Countless TV comedies render themselves to watching and rewatching each episode, over and over, sometimes hundreds of times over a lifetime in syndication. Seinfeld, Sex and the City and I Love Lucy spring to mind.

But TV dramas, no matter how high quality, don't tend to hold up in the long run in syndication. I think the primary reason is they tend to look very dated. Miami Vice is a prime example. We loved watching it in the 1980's. But to watch it now, the music, the clothes, the hair -- yikes. Excruciating and unwatchable in 2015.



TV's Moonlighting. So cool and fun in 1985. Now? Fuggetaboutit.


Northern Exposure, on the contrary, holds up extremely well. The producers used classic music and songs for the soundtrack from all genres and eras. The characters were not into fashion, so their hair and clothes look like what a modern day Alaskan might wear. 

Of course, the heart of the show is Joel's journey. In season one, he is stripped down to his basic humanity, clueless how to proceed without all of the trappings of modern capitalistic society. He is truly hopeless. But over the arc of the 6 seasons, he slowly learns how to rebuild his life from the inside out rather than the outside in. 

In "A-hunting We Will Go," Joel, good Jewish New Yorker that he is, waxes forcefully and loudly about the evils of hunting. "It's Killing Bambi!" he cries. After much debate amongst the townspeople, though, he has an epiphany.  He sees that since he eats meat, he's a hypocrite if he loves tearing the flesh ofp a rib with his teeth at a cookout, but is at the same time offended by the killing.  He agrees to go on a hunting trip with Chris and Holling. Once on the hunt, almost immediately he understands the attraction of shooting and killing an animal that he will then eat for survival. "It's so raw. So primal. So honest," he says. But this was before he finally got his first kill. 



After shooting his first grouse, the doctor in him kicks in when he sees that the bird is wounded but still alive. Instead of completing the deed by breaking his neck, he goes into triage mode, rushes the wounded bird to his office and performs emergency surgery to save his life. When the grouse dies, he's devastated, and confused by his conflicting emotions. But he learns.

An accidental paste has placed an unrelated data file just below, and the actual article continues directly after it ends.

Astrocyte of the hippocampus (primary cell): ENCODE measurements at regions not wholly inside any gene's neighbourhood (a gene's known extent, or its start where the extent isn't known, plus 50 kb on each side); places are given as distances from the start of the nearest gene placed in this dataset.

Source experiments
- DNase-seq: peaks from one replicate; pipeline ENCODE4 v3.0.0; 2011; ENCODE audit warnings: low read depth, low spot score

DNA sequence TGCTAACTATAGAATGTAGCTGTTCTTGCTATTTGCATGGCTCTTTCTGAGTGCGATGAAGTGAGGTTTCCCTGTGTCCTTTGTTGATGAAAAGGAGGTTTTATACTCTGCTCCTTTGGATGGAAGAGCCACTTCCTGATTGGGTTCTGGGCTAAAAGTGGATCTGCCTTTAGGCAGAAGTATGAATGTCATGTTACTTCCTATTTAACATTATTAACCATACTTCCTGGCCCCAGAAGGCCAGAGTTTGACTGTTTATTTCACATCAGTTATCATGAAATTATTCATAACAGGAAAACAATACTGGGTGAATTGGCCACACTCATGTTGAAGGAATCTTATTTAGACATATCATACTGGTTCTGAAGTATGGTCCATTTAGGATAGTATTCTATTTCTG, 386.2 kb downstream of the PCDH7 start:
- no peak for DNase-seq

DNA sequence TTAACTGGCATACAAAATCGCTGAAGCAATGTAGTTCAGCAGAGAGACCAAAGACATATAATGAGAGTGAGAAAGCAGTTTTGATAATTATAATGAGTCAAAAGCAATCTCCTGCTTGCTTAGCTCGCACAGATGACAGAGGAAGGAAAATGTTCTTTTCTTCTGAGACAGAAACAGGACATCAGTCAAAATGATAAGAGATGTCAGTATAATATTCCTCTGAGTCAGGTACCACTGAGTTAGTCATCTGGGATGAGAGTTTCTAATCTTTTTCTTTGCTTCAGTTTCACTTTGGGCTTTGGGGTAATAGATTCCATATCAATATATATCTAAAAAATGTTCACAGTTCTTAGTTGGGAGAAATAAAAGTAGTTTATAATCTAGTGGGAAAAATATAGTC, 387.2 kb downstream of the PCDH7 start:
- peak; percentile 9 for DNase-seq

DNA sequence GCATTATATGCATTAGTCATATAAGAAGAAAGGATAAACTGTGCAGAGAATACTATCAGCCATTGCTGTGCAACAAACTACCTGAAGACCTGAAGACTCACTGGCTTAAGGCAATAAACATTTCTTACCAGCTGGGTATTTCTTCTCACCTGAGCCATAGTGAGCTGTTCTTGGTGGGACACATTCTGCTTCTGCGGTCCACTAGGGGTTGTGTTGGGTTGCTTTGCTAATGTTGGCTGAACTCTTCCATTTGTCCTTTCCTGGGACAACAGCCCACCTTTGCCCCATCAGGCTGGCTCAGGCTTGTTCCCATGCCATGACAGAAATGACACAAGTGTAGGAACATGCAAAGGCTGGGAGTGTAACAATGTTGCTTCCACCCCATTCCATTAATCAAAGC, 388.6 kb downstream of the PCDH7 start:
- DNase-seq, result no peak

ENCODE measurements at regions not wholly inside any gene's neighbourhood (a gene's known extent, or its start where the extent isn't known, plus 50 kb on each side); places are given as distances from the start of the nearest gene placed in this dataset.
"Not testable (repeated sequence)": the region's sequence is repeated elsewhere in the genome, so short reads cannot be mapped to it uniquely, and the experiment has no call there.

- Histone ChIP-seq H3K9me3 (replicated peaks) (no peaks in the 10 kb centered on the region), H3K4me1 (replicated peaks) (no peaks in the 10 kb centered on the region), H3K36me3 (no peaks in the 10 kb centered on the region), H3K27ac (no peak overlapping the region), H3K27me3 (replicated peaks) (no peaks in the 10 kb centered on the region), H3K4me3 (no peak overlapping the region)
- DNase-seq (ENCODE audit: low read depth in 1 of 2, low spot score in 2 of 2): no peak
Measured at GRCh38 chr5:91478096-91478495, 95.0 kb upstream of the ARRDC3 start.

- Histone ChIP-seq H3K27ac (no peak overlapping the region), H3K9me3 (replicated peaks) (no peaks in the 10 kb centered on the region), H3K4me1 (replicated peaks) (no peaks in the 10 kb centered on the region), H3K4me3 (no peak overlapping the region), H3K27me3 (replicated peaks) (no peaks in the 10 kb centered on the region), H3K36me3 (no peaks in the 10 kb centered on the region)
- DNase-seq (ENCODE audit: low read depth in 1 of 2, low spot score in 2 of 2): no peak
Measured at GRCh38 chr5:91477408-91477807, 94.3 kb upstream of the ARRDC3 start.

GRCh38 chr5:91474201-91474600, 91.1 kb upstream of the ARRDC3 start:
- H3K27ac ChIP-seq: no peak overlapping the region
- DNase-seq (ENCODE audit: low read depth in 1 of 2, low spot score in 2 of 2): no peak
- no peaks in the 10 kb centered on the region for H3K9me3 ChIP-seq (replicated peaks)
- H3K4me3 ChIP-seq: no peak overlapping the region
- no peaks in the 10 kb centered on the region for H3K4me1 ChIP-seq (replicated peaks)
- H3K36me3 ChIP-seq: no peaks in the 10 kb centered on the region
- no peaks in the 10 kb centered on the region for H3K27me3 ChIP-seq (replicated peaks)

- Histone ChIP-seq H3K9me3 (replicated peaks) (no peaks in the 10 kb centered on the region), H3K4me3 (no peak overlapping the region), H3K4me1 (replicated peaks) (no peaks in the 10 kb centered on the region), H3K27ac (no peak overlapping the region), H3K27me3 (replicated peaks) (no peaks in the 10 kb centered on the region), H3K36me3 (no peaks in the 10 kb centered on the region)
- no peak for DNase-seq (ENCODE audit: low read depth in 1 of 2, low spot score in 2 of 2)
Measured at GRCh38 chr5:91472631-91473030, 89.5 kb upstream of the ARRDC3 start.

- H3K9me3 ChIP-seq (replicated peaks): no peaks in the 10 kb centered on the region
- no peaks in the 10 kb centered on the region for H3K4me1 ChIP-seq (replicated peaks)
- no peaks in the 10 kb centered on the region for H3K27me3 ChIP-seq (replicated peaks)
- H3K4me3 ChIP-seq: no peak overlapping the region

Watching the show (yes, over and over again) has a strange therapeutic quality that I can't quite put a finger on. If you've never seen it, or barely remember it, I strongly recommend buying the DVD's or watching them on Netflix (for whatever strange reason, it's never been on streaming). But I can say from experience that spending an hour or two in the presence of these people seems to bring perspective, decrease anxiety and increase clarity and understanding.

Why ask why? Just do it.   :-) 

















2 comments:

  1. Magnificent essay on my all-time favorite TV series, one I'm currently watching start to finish for the dozenth time. Even though Morrow's decision to leave the show effectively killed it (some of the episodes in the second half of season six are painfully bad), prior to his departure Northern Exposure was (and remains) an absolutely unique series. Nothing has ever explored the joy, pain, magic, mundanity, genius, and myth of the human condition more effectively and enjoyably.

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  2. Thanks for the nice words, Ncounty Guy! During our travels to remote places like we are now, a daily episode is a crucial part of maintaining my spirit and emotional health. Merry Christmas! :-)